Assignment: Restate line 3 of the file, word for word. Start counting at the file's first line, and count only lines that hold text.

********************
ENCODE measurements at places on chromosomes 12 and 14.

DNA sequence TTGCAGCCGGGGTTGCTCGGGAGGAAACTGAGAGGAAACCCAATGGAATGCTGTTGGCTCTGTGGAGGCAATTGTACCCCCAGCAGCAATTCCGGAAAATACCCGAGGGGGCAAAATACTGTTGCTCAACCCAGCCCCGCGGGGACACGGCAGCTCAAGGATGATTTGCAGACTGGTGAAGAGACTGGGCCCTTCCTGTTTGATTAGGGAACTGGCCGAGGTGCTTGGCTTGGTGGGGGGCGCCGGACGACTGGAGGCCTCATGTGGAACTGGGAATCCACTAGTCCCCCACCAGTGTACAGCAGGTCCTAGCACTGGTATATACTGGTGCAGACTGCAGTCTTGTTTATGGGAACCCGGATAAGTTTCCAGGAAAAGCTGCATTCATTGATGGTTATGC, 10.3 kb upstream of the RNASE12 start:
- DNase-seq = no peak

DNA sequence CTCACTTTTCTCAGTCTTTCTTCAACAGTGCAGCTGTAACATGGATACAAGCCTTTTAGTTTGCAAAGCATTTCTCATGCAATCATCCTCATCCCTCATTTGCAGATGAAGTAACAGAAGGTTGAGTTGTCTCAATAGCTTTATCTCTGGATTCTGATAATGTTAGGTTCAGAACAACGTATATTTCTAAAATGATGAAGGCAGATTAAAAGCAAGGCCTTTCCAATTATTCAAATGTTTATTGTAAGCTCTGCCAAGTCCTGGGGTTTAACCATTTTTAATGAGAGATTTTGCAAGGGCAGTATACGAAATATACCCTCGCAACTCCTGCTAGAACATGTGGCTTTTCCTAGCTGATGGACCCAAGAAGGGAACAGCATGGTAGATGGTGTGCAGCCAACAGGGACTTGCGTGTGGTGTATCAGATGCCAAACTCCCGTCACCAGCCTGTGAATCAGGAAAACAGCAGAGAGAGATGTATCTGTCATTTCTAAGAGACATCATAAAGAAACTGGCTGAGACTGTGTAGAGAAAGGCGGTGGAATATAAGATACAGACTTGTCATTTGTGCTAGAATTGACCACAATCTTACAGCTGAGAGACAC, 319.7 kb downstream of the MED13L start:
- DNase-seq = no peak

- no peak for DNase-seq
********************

- DNase-seq = no peak